Most Active Stories
Wed August 14, 2013
Why FIU's Frank Mora Worries As Much About Brazil, Venezuela As Cuba
Besides the horrific carnage inside Port-au-Prince, one of my most vivid memories of the 2010 Haiti earthquake is military helicopters idling out in Port-au-Prince Bay.
From the bridge of the Navy aircraft carrier U.S.S. Carl Vinson, I watched H-53 and Seahawk choppers waiting for rescue and relief supplies that seemed agonizingly slow in arriving from U.S. and other foreign aid sources. International coordination, in fact, felt as wanting in those first few post-quake days as the food and medicine.
But the effort righted itself in time to save thousands of lives. And a good deal of credit went to the U.S. military’s Miami-based Southern Command, which was overseen from the Pentagon by then Deputy Assistant Secretary of Defense for the Western Hemisphere, Frank Mora.
Mora then as now honestly acknowledged what needed fixing, not only with the Haiti mission but with hemispheric emergency response in general.
“We were duplicating [efforts] and weren’t coordinating and communicating with our regional partners in ways that would have saved even more lives,” Mora told me in an interview last week about the earliest phase of the Haiti response.
After the Haiti earthquake, Mora said, it was clear the U.S. needed to help “develop a hemisphere-wide mechanism that will make the response to disasters better and more efficient.” Thanks to Mora’s efforts as well as those of countries like Chile, which suffered a major quake of its own in 2010, big steps have been taken toward that end and are being implemented this year by the hemisphere’s defense ministries.
Mora, a Miami native, brings that analytical and refreshingly self-critical outlook home this summer as he starts his new job as the director of Florida International University’s Latin America and Caribbean Center (LACC). His appointment by FIU President Mark Rosenberg, who founded the LACC 34 years ago, helps make Miami an even more important center of Latin America scholarship and policy debate.
Although no stranger to academia -- he received his Ph.D. in international affairs from the University of Miami in 1993 and later taught at the National War College in Washington, D.C. -- Mora believes that think tanks like the LACC need to be more “policy relevant. We have to not only enter the policy debate, but offer potential solutions and problem-solving activities.”
That seems especially important at a time when the Obama Administration is trying to re-engage Latin America and the Caribbean after largely ignoring the region during the President’s first term, an indifference Mora had to contend with during his tenure at the Pentagon from 2009 until this year. It also matters as the region hits the headlines again this summer -- from violent anti-government protests in Brazil to Uruguay’s unprecedented marijuana legalization campaign to Cuba’s possibly illegal shipment of arms to North Korea.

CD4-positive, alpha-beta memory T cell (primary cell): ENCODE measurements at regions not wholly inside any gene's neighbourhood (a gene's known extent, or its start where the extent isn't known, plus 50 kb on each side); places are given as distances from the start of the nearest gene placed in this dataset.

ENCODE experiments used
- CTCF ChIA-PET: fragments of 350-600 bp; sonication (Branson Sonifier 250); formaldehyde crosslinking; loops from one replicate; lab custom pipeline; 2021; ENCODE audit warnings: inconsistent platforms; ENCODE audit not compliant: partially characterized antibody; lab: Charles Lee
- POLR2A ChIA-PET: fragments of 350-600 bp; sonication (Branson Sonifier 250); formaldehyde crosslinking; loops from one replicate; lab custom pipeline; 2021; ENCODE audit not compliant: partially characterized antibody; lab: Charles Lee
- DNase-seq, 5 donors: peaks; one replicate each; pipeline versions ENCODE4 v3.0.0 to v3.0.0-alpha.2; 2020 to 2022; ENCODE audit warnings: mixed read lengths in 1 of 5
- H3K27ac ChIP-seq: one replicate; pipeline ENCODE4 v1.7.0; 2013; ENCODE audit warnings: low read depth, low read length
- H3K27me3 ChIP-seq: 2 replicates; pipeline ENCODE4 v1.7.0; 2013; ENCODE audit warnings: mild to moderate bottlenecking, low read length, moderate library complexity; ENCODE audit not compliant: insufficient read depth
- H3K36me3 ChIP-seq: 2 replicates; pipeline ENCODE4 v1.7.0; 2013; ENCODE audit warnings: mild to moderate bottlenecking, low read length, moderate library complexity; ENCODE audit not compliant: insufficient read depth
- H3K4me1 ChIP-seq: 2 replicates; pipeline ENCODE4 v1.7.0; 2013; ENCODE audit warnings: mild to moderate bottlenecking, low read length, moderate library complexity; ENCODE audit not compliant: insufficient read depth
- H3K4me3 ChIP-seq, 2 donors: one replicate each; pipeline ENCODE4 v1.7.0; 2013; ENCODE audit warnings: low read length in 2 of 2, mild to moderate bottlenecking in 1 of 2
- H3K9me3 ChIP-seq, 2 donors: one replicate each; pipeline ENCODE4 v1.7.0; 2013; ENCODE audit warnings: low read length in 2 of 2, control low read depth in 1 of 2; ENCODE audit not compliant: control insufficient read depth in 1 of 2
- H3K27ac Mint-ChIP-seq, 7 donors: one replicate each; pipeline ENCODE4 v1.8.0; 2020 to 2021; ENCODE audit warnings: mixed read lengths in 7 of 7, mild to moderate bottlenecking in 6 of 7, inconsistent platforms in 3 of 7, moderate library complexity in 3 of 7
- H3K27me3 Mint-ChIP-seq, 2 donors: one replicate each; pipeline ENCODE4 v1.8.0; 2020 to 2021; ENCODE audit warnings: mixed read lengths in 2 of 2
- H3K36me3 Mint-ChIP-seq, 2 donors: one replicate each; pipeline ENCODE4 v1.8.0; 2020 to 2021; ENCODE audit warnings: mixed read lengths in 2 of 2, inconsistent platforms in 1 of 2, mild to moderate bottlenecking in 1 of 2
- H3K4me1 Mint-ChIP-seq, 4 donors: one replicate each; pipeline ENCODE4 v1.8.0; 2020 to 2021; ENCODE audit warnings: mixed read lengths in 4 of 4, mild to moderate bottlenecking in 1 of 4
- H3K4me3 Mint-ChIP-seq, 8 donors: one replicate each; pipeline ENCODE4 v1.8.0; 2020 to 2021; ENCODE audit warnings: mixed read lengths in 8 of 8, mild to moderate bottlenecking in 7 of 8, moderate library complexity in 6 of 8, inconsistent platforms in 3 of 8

In our interview, Mora addressed those controversies:
On communist Cuba’s embarrassment -- which comes at a time when Washington and Havana are trying to achieve some rare rapprochement -- Mora points out that the U.S. so far is letting the question of whether Cuba violated U.N. Security Council sanctions against North Korea be “an issue between Cuba and the United Nations.”
Eventually, Mora adds, the U.S. will have to get involved. “But for now they’re maintaining a certain distance” so as not to scuttle current negotiations with Cuba on issues like immigration and possibly even Cuba’s imprisonment of U.S. aid subcontractor Alan Gross on questionable spying charges.
Mora acknowledges that Latin America’s demand for a new drug war approach, given the awful narco-bloodshed the region is experiencing, “is one of the important hemispheric issues.” But he has “second thoughts” about whether Uruguay’s pot legalization is the answer since marijuana trafficking doesn’t generate as much violence as drugs like cocaine.
It’s the Brazilian and Venezuelan situations that seem to worry regional experts like Mora more. While Brazil in the past decade has moved tantalizingly close to development, he says, “there are a number of internal structural contradictions,” and “unless Brazil addresses them in a very fundamental way, they’re going to be stuck” with the popular unrest “for a while.”
Mora is even more pessimistic about Venezuela’s post-Hugo Chávez future. Given the oil-rich country’s political polarization and economic dysfunction -- including South America’s worst murder rate and one of the world’s highest inflation rates -- the slightest “trigger” or “spark,” he says, could push the volatility “out of control.”
If that happens, how Washington responds could make a big difference. And how Miami helps frame the policy debate could, too.
The Sunshine Economy